# Stat 301- Day 32 More on two-sample t- procedures.

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Stat 301- Day 32 More on two-sample t- procedures

Last Time – Comparing Two Means What did the simulation do?  Repeatedly took independent random samples from each population and calculated the difference in the sample means  Repeat many times  sampling distribution

Last Time – Comparing Two Means The theory: When sampling from normal populations, distribution of difference in sample means will follow a normal distribution with mean equal to  1 -  2 and standard deviation    

Last Time – Comparing Two Means In practice  Don’t know   and   So use s 1 and s 2 and then use the t distribution  Tends to work pretty well with non-normal populations as long as the samples sizes are large (especially with similar shapes, sample sizes)

PP 5.3.1 (p. 437) n 1 =5 and n 2 =5 Works pretty well even with small sample sizes!

PP 5.3.1 n 1 =20 and n 2 =5 Works better when populations are similar in shape and similar sample sizes

Last Time – Comparing Two Means In practice  Don’t know   and   So use s 1 and s 2 and then use the t distribution  Tends to work pretty well with non-normal populations as long as the samples sizes are large (especially with similar shapes, sample sizes)  Valid for infinite populations Works pretty well if N > 20n  Also consider whether comparisons of means is really the right question! Better if shape and spread are similar!

PP 5.3.2 H 0 :  M -  F = 0 (the average body temperature is the same for men and women) H a :  M -  F ≠ 0 (the average body temperature differs for men and women) Samples sizes both large. Might worry about what populations of adults we are willing to generalize these results to. Difference = mu (female) - mu (male) Estimate for difference: -0.289 95% CI for difference: (-0.540, -0.039) T-Test of difference = 0 (vs not =): T-Value = -2.29 P-Value = 0.024 DF = 127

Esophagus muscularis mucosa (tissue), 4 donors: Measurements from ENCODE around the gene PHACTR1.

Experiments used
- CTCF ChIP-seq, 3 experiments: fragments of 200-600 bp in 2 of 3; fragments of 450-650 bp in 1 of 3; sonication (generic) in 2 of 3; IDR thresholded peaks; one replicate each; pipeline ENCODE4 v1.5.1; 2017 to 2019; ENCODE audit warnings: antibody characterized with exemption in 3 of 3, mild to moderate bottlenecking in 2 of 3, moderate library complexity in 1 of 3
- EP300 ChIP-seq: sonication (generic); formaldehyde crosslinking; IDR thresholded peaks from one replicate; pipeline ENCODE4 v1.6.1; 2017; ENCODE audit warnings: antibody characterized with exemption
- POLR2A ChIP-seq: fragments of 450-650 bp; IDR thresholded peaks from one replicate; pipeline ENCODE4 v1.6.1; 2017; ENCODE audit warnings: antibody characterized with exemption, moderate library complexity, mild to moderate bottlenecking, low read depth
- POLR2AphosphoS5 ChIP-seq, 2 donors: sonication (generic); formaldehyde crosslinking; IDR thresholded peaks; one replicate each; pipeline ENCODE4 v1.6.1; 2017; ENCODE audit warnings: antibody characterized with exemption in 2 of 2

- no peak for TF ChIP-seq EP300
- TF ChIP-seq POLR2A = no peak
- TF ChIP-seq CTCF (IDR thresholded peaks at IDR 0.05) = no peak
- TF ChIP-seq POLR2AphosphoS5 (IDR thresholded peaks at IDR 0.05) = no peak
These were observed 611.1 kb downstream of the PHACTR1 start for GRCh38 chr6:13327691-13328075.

Conclusions There is significant evidence (p-value <.05) that the average body temperature differs between men and women in these populations. We are 95% confident that the (population) mean body temperature for men is.036 to.542 degrees (Fahrenheit) higher than the mean body temperature for women.

By the way (m) Medians

Investigation 5.4.1 (p. 446) What did the (Chapter 2) simulation do?  Take existing sample data  Repeatedly shuffled up the “group A” and “group B” designations, computed the difference in groups means with each random shuffle  Repeat many times  randomization distribution Can we apply the normal model?  Advantages?

Pooling the variance estimate Want to know Can estimate with If believe  1 =  2 = , then a better estimate of  is to combine the information from the two samples (p. 437)  “Pooled t-test”

Pooling the variance estimate But then need to add “population variances equal” to your list of technical conditions and is a condition that is rather difficult to verify  Ad hoc: ratio of SDs less than 2 The only time I would say it’s easily justified to pool is when you know the data are from the same population… a randomized experiment.  Check the “assume equal variance” box

Investigation 5.3.2 (p. 438)